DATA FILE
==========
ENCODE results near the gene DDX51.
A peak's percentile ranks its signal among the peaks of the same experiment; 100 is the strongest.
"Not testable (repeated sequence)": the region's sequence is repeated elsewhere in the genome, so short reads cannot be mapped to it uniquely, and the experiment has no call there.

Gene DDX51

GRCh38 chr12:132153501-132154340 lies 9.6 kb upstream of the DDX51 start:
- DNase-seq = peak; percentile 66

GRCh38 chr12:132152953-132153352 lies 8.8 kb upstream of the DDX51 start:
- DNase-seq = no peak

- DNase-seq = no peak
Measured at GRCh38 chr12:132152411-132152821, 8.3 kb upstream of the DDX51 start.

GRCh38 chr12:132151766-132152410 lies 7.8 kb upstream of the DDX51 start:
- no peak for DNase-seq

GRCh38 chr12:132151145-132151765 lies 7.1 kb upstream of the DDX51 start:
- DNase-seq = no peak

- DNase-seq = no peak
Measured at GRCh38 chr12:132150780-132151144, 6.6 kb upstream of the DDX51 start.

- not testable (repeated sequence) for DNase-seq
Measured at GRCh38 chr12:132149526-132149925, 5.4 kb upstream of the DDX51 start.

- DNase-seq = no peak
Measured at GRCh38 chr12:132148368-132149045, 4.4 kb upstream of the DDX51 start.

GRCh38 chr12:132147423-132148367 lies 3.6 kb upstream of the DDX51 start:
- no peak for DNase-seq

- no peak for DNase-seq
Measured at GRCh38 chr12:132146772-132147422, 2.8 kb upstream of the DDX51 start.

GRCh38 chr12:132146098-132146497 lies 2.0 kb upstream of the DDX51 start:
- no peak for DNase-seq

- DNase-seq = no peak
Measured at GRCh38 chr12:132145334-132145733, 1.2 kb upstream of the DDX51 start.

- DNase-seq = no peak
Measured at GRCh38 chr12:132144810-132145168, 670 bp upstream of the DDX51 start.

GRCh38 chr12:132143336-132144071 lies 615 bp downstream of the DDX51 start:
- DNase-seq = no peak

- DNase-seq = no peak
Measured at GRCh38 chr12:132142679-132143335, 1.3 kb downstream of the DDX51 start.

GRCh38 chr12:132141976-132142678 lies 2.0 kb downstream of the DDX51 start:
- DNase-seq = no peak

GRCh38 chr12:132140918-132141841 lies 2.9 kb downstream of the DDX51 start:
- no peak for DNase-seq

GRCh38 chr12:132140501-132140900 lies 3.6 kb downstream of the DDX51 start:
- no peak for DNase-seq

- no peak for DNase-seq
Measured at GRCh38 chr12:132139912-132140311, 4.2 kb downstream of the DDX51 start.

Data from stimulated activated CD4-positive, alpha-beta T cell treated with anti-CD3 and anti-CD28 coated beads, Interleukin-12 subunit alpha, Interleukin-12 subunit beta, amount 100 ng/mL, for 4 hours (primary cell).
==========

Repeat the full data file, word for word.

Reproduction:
ENCODE results near the gene DDX51.
A peak's percentile ranks its signal among the peaks of the same experiment; 100 is the strongest.
"Not testable (repeated sequence)": the region's sequence is repeated elsewhere in the genome, so short reads cannot be mapped to it uniquely, and the experiment has no call there.

Gene DDX51

GRCh38 chr12:132153501-132154340 lies 9.6 kb upstream of the DDX51 start:
- DNase-seq = peak; percentile 66

GRCh38 chr12:132152953-132153352 lies 8.8 kb upstream of the DDX51 start:
- DNase-seq = no peak

- DNase-seq = no peak
Measured at GRCh38 chr12:132152411-132152821, 8.3 kb upstream of the DDX51 start.

GRCh38 chr12:132151766-132152410 lies 7.8 kb upstream of the DDX51 start:
- no peak for DNase-seq

GRCh38 chr12:132151145-132151765 lies 7.1 kb upstream of the DDX51 start:
- DNase-seq = no peak

- DNase-seq = no peak
Measured at GRCh38 chr12:132150780-132151144, 6.6 kb upstream of the DDX51 start.

- not testable (repeated sequence) for DNase-seq
Measured at GRCh38 chr12:132149526-132149925, 5.4 kb upstream of the DDX51 start.

- DNase-seq = no peak
Measured at GRCh38 chr12:132148368-132149045, 4.4 kb upstream of the DDX51 start.

GRCh38 chr12:132147423-132148367 lies 3.6 kb upstream of the DDX51 start:
- no peak for DNase-seq

- no peak for DNase-seq
Measured at GRCh38 chr12:132146772-132147422, 2.8 kb upstream of the DDX51 start.

GRCh38 chr12:132146098-132146497 lies 2.0 kb upstream of the DDX51 start:
- no peak for DNase-seq

- DNase-seq = no peak
Measured at GRCh38 chr12:132145334-132145733, 1.2 kb upstream of the DDX51 start.

- DNase-seq = no peak
Measured at GRCh38 chr12:132144810-132145168, 670 bp upstream of the DDX51 start.

GRCh38 chr12:132143336-132144071 lies 615 bp downstream of the DDX51 start:
- DNase-seq = no peak

- DNase-seq = no peak
Measured at GRCh38 chr12:132142679-132143335, 1.3 kb downstream of the DDX51 start.

GRCh38 chr12:132141976-132142678 lies 2.0 kb downstream of the DDX51 start:
- DNase-seq = no peak

GRCh38 chr12:132140918-132141841 lies 2.9 kb downstream of the DDX51 start:
- no peak for DNase-seq

GRCh38 chr12:132140501-132140900 lies 3.6 kb downstream of the DDX51 start:
- no peak for DNase-seq

- no peak for DNase-seq
Measured at GRCh38 chr12:132139912-132140311, 4.2 kb downstream of the DDX51 start.

Data from stimulated activated CD4-positive, alpha-beta T cell treated with anti-CD3 and anti-CD28 coated beads, Interleukin-12 subunit alpha, Interleukin-12 subunit beta, amount 100 ng/mL, for 4 hours (primary cell).